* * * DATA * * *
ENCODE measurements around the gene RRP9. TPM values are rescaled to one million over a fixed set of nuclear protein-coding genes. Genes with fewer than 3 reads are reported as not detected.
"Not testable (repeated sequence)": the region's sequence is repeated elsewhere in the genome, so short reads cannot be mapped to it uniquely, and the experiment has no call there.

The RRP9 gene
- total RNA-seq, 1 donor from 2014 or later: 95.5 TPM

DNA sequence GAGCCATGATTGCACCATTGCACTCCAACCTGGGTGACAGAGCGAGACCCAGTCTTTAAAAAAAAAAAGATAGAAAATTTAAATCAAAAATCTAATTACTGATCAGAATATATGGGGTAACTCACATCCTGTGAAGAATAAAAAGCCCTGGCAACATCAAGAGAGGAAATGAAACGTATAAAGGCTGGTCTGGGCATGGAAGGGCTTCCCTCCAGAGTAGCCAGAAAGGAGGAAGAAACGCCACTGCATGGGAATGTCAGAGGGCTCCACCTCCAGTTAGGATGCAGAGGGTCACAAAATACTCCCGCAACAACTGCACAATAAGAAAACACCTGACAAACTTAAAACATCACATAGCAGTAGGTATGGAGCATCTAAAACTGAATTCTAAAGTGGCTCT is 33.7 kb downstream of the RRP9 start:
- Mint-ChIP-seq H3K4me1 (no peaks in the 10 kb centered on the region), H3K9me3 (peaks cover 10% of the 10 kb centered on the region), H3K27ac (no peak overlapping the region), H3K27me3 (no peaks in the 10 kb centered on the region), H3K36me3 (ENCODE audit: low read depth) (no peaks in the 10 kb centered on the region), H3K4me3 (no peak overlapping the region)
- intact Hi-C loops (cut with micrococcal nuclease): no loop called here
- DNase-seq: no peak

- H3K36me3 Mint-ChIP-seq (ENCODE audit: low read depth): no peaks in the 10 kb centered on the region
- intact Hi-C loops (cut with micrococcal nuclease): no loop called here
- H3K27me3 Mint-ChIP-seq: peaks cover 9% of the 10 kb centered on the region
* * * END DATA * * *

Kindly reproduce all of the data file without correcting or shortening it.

ENCODE measurements around the gene RRP9. TPM values are rescaled to one million over a fixed set of nuclear protein-coding genes. Genes with fewer than 3 reads are reported as not detected.
"Not testable (repeated sequence)": the region's sequence is repeated elsewhere in the genome, so short reads cannot be mapped to it uniquely, and the experiment has no call there.

The RRP9 gene
- total RNA-seq, 1 donor from 2014 or later: 95.5 TPM

DNA sequence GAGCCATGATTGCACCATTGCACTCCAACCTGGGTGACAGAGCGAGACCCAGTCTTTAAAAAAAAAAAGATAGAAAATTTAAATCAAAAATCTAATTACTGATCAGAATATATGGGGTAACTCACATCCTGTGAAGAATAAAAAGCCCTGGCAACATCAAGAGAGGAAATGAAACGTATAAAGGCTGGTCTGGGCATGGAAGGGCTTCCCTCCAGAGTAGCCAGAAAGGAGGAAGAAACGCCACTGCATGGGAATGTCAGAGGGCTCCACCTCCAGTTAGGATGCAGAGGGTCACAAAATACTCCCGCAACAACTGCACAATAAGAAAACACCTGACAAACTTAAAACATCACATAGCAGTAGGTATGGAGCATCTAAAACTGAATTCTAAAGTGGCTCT is 33.7 kb downstream of the RRP9 start:
- Mint-ChIP-seq H3K4me1 (no peaks in the 10 kb centered on the region), H3K9me3 (peaks cover 10% of the 10 kb centered on the region), H3K27ac (no peak overlapping the region), H3K27me3 (no peaks in the 10 kb centered on the region), H3K36me3 (ENCODE audit: low read depth) (no peaks in the 10 kb centered on the region), H3K4me3 (no peak overlapping the region)
- intact Hi-C loops (cut with micrococcal nuclease): no loop called here
- DNase-seq: no peak

- H3K36me3 Mint-ChIP-seq (ENCODE audit: low read depth): no peaks in the 10 kb centered on the region
- intact Hi-C loops (cut with micrococcal nuclease): no loop called here
- H3K27me3 Mint-ChIP-seq: peaks cover 9% of the 10 kb centered on the region